Pandemic no barrier to new business

Photographer/videographer Grant Hardwick (centre) with Coach House Cafe owners Jess Simpson and Simone Guascoine. The trio say that starting their businesses during the pandemic was made easier by having strong support from other new businesses in The Connection. Credit: Grant Hardwick Videography.

Tumut’s ‘The Connection’ has seen a burst of new life in recent months, with five new small businesses opening during the Covid-19 pandemic.

Photographer, videographer and online marketing pro Grant Hardwick is one of the youngest and most recent new business owners to set up shop in The Connection, saying the supportive community in the Snowy Valleys is what keeps him here.

“There were times, even just trying to work regionally when I thought, ‘It’s really hard’,” he said, “But it’s great doing a small thing in a community, a niche thing, and you’re a requirement, but the prospect of moving to a bigger area where you’ve got more people interested in what you’re doing was always on my mind.

“But I do love the country and I don’t want to be one of those people who grow up in the area, start something really good, get famous and leave. 

“I want to keep that in the regional areas.”

He started his business, Grant Hardwick Videography, after graduating from Tumut High School and completing a four year mechanical apprenticeship with Snowy Hydro. 

The pandemic descended as his business opened, but Mr Hardwick said it gave him time to develop his work and plan ahead.

“I didn’t do much during the lockdown here, because no one could really do much regionally, but since the end of lockdown, people have really been advertising a lot,” he said. 

“It’s coming into summer time, exciting times for everyone … and actually one of my photos has been featured on the official ‘Australia’ Instagram page [yesterday], which has five million followers.”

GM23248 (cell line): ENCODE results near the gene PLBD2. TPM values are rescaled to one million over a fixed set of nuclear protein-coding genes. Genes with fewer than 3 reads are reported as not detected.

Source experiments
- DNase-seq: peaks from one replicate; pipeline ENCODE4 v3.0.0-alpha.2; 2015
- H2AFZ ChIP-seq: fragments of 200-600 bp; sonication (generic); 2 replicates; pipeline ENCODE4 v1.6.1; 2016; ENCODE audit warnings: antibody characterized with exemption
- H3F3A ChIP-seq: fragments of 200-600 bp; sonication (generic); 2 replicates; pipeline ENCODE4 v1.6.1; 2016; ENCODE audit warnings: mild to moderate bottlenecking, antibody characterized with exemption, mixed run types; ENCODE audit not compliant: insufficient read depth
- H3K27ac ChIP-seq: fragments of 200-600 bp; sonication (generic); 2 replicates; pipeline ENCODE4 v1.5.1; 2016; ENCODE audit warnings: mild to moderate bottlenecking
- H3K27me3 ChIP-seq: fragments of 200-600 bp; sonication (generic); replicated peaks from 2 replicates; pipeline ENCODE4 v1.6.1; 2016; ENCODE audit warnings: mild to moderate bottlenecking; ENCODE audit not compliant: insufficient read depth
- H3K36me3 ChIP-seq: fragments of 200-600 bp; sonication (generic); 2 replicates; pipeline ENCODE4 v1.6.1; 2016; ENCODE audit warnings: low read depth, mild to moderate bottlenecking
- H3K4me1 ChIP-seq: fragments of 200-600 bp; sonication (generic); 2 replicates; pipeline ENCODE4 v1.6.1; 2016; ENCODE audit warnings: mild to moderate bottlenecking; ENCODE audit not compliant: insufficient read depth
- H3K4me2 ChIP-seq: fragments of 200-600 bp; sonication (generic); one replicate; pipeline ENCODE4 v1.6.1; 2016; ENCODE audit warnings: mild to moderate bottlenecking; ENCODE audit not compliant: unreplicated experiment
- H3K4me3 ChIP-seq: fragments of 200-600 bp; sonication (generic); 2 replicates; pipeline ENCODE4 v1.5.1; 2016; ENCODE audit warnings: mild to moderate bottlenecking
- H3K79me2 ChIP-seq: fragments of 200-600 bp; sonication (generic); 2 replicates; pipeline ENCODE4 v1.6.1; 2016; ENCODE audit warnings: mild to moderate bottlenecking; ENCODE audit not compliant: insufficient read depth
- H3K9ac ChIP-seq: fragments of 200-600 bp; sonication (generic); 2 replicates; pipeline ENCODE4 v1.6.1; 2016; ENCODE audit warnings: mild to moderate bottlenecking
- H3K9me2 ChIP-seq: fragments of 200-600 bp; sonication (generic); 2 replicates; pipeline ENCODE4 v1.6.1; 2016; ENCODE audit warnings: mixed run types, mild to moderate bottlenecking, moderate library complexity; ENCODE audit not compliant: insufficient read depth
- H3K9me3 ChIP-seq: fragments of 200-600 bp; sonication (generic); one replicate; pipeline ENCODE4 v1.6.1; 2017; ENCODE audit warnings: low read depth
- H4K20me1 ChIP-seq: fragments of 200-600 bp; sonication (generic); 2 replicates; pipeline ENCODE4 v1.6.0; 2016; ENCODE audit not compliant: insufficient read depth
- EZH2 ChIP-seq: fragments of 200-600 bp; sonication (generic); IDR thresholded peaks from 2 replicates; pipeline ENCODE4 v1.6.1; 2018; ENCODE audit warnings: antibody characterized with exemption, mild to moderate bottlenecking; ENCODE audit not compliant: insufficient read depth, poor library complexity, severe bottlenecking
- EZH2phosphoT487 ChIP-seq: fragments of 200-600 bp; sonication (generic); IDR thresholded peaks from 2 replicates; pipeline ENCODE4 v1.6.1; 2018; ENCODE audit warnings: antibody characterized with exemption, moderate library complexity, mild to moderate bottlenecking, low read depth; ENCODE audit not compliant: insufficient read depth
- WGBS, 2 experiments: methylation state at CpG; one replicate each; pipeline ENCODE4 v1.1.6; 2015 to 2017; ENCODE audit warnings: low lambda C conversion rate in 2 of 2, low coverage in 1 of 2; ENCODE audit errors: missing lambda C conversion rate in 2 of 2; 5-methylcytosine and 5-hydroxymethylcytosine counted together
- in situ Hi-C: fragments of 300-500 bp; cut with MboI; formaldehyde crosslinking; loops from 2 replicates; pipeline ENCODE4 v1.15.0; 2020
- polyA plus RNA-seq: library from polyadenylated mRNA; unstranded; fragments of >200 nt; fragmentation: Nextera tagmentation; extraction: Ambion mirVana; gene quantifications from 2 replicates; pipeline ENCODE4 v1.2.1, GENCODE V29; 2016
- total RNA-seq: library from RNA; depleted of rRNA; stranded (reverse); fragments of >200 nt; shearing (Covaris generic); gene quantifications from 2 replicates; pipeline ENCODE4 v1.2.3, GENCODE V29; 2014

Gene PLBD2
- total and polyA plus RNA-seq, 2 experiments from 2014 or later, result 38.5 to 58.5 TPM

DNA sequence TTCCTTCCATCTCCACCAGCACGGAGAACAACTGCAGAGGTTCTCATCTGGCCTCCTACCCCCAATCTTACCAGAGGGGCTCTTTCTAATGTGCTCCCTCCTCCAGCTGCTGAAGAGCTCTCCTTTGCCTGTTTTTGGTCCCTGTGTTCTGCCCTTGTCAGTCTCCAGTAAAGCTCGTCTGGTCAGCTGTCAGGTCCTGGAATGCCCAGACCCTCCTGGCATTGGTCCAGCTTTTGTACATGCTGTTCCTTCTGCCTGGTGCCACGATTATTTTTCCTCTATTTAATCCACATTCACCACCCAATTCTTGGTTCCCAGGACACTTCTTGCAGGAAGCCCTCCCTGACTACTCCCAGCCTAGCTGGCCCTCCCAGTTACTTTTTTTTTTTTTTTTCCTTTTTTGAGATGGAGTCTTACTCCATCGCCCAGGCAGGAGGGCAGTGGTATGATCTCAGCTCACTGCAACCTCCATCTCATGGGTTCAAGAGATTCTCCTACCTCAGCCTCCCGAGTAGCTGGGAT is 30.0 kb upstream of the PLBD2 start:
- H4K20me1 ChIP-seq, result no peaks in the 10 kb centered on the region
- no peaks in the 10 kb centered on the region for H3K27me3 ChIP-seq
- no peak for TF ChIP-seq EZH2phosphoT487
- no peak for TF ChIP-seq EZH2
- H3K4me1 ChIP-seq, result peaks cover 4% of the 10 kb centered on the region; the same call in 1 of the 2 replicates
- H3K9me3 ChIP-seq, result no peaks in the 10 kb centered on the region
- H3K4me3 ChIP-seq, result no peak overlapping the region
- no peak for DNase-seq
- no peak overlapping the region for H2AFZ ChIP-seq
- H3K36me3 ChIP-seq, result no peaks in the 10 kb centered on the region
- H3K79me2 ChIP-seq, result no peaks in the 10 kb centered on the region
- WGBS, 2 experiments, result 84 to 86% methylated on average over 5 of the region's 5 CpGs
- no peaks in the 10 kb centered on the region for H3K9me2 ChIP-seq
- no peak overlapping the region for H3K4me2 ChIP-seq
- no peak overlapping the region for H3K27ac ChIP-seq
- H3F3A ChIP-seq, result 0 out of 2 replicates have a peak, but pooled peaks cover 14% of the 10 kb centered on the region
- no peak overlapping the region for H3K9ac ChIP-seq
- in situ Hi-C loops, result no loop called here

At The Coach House, owners Simone Guascoine and Jess Simpson said the changing pandemic rules have been confusing, but being able to share information and passion for their businesses has helped the five businesses.

“The Connection’s become alive this year” said Ms Simpson, pointing to the nearby music school, art therapy school, videographer and midwifery.

Ms Guascoine said the arrival of fresh ideas and businesses had been a benefit for all.

“For us, it’s been easier because we have the new businesses, so we all bounce off each other,” she said. 

“Gemma and Jenna (from The Village) come in here, Grant comes in, we see a lot of Marty and Lisa (Pannell) and we’re able to say, ‘Hey, how are you going? What are you doing with this?’

“It’s really great to have that little networking feedback. Especially when you’re in the same place. It works really well, because we send people everywhere. If we can’t do something… we send them to the other cafes.”

The pair said their priority is to see the entire Tumut business community grow.

“Everybody wants everybody to do well, because it’s good for the town,” said Ms Guascoine.

While it’s been an exciting time, Ms Simpson said it’s also been challenging for both business owners and customers to deal with the changing health orders.

“It’s been confusing,” said Ms Simpson, describing how she found out about the most recent lockdown just three hours before it began.

“We’re having to adapt so quickly,” agreed Ms Guascoine, “But also being really mindful of the customers. As confusing as it is for us, they come one day and then suddenly it’s all changed again. That’s the hardest part.”

The pair said the current segregation of vaccination and unvaccinated customers ‘goes against our grain’.

To ensure they maintain a sense of inclusivity in the cafe, they decided to continue to serve dine-in customers in their covered areas, while also providing takeaway meals and drinks which can be consumed in The Connection’s open ‘picnic’ areas.

“We’ve still got to work with the guidelines,” said Ms Simpson, “But that way, they can all come.”

Far from feeling disheartened by the economic impact of the recent lockdowns, the pair are nervous they’ll be too busy in the months to come.

“We’re scared about how busy summer’s going to be,” said Ms Simpson.

“The Long Weekend for us was really, really busy.”

Ms Guascoine agreed, expecting a flood of city-dwellers once travel restrictions are lifted.

“They will want to come and see the regional areas, we just have to be prepared for that,” she said.

The business owners gathered at a recent ‘Welcome to Spring’ event, hosted by the Snowy Valleys Council in The Connection for small business owners.

Mr Hardwick said he was encouraged to learn about other new businesses in the region, including Our Snowy Tours, a charter company conducting tours of the Snowy Valleys and Snowy Monaro.

“They were telling us there’s a candy shop in Tooma pub, which I didn’t even know,” he said, “I used to drive past that every week.”

He described the ‘great network of support regionally’ which he has enjoyed locally as he grows his start up.

“The community of businesses in this area is just fantastic,” he said.